FIERCE negotiations to resurrect a deal for the EU and the IMF to bail out Cyprus appear to have wrapped up early.
Early reports state that a preliminary agreement is in place to hit Bank of Cyprus depositors with a massive levy – as much as 40 per cent on deposits of more than 100,000 euros pending endorsement by Eurogroup finance ministers. President Nicos Anastasiades had earlier proposed a 10% levy to make up around one third of the overall EUR 17 billion needed for the bail out, increasing that number to 20% prior to going into the talks with other Eurogroup politicians, the heads of the ECB and IMF, talks which lasted for more than 10 hours.
Waiting Eurogroup finance ministers are now set to go over the new plan with a view to approval.
The deal hammered out would see the bank, which carries one third of all holdings, survive.
But this would come at a massive price for investors, which one senior EU source said could be as high as 40 per cent.
Another senior EU source said there would be no levy — a major U-turn from last week’s collapsed deal to clobber all savers on the island.
But Cyprus’s second bank, Laiki, would be wound up as part of the agreement, he added.
Smaller account-holders will be covered by the EU’s deposit guarantee legislation, which runs to the 100,000-euro threshold, while those above that level face a hefty haircut.
The negotiations were aimed at pulling together some seven billion euros, mainly from the Cypriot banking sector, to unlock a 10-billion-euro ($A12.51 billion) loans package from eurozone partners and the International Monetary Fund.
A major sticking point throughout the talks was a European Central Bank demand for the Bank of Cyprus to pay a nine-billion-euro bill due to Frankfurt.
A senior policymaker at the ECB also served Cyprus notice that it would be given little leeway in the crucial talks by predicting that the island’s financial woes would not tip its eurozone peers into economic crisis.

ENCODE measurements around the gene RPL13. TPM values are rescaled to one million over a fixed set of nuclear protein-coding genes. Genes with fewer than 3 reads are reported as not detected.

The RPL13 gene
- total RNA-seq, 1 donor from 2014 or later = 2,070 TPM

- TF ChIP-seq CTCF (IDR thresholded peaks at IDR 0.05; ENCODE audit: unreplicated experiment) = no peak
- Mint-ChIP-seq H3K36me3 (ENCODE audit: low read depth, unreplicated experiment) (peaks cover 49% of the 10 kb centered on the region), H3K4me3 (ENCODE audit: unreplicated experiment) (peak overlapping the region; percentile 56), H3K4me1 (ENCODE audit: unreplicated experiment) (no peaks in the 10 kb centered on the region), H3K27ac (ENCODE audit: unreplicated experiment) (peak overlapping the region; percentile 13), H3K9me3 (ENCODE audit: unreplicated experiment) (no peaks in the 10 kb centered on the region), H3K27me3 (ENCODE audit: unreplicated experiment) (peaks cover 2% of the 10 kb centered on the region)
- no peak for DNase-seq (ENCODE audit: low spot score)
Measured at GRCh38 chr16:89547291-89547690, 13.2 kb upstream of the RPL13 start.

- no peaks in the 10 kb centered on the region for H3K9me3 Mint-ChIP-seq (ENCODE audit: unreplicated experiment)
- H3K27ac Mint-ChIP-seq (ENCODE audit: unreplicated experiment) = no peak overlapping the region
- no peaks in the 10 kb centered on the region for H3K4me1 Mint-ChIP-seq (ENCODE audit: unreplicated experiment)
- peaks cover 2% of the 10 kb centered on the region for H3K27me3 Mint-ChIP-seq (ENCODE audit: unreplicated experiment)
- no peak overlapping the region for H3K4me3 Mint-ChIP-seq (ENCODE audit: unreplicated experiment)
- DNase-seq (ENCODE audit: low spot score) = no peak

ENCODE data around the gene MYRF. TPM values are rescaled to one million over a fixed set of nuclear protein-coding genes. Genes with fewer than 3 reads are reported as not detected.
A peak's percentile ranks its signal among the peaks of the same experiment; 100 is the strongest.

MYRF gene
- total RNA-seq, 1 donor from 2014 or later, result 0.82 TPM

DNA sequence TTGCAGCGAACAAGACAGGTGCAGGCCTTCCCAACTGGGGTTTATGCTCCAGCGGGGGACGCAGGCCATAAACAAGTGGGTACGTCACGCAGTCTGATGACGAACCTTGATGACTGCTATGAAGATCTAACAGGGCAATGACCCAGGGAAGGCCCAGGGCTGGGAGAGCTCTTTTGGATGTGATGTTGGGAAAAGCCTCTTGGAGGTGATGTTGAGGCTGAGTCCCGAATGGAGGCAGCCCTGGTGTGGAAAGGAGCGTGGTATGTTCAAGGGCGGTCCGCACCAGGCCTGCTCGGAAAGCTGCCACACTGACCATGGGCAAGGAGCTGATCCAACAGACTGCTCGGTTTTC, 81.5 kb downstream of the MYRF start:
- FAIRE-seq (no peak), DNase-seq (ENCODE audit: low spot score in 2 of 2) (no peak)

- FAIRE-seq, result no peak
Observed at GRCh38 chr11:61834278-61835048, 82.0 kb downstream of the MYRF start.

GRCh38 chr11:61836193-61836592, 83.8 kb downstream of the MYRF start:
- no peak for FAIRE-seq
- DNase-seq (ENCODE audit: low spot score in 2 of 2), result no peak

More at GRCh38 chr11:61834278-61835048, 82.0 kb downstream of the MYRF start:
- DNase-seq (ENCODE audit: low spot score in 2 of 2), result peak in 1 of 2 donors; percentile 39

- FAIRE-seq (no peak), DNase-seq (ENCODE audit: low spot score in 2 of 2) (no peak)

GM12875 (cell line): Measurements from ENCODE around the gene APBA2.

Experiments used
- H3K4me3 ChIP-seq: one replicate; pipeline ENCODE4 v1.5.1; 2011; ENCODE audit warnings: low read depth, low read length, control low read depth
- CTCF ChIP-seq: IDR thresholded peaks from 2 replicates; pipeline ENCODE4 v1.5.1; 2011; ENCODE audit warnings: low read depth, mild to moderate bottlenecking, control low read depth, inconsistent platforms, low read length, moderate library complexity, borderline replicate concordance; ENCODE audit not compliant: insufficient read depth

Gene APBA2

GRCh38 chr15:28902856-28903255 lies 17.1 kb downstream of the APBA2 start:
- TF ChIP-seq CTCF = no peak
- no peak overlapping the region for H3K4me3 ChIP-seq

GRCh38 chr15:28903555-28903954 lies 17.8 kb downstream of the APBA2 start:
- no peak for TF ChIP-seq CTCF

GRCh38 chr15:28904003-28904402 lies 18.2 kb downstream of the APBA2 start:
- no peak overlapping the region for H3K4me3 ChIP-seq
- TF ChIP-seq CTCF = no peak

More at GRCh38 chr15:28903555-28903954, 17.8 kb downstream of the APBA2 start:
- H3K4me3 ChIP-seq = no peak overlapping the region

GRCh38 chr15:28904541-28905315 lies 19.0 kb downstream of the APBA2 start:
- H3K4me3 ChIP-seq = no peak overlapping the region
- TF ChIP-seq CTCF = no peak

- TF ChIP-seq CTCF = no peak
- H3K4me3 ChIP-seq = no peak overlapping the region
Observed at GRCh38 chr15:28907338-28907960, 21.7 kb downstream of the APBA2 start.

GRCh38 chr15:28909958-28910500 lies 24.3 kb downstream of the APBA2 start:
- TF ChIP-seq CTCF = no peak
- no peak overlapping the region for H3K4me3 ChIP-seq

The general view from the rest of the eurozone’s political and banking heads seems to be that the Cypriot economic model – with its reliance on offshore banking and Russian money – was unsustainable and that the current system would no longer able to continue.
In more positive news, there are clear signs of improvement in Spain, Portugal and Ireland and no massive economic problems in Italy. Cyprus accounts for only 0.2% of eurozone GDP.
Global shipping has a long tradition in Cyprus, a flag of convenience for much of the oil and aggregate shipping fleet. While the heavy lift and breakbulk shipping lines may have a smaller connections to the island state, there are fears that the Cyprus banking crisis threatens bunker and shipping firms, as those with deposits in Cyprus might have to scramble for new ways of financing their working capital.
Much of the recent discussion has been on the presence of undetermined oil and gas fields near the island that Gazprom is said to be interested in. The heavy lift and project cargo lines will no doubt be hoping to take advantage of oil and gas exploration and extraction opportunities once the crisis is resolved.
News that there might be a deal in Brussels has sent the euro rising around half a cent, up at $1.3033 against the US dollar (from $1.297 a few minutes earlier).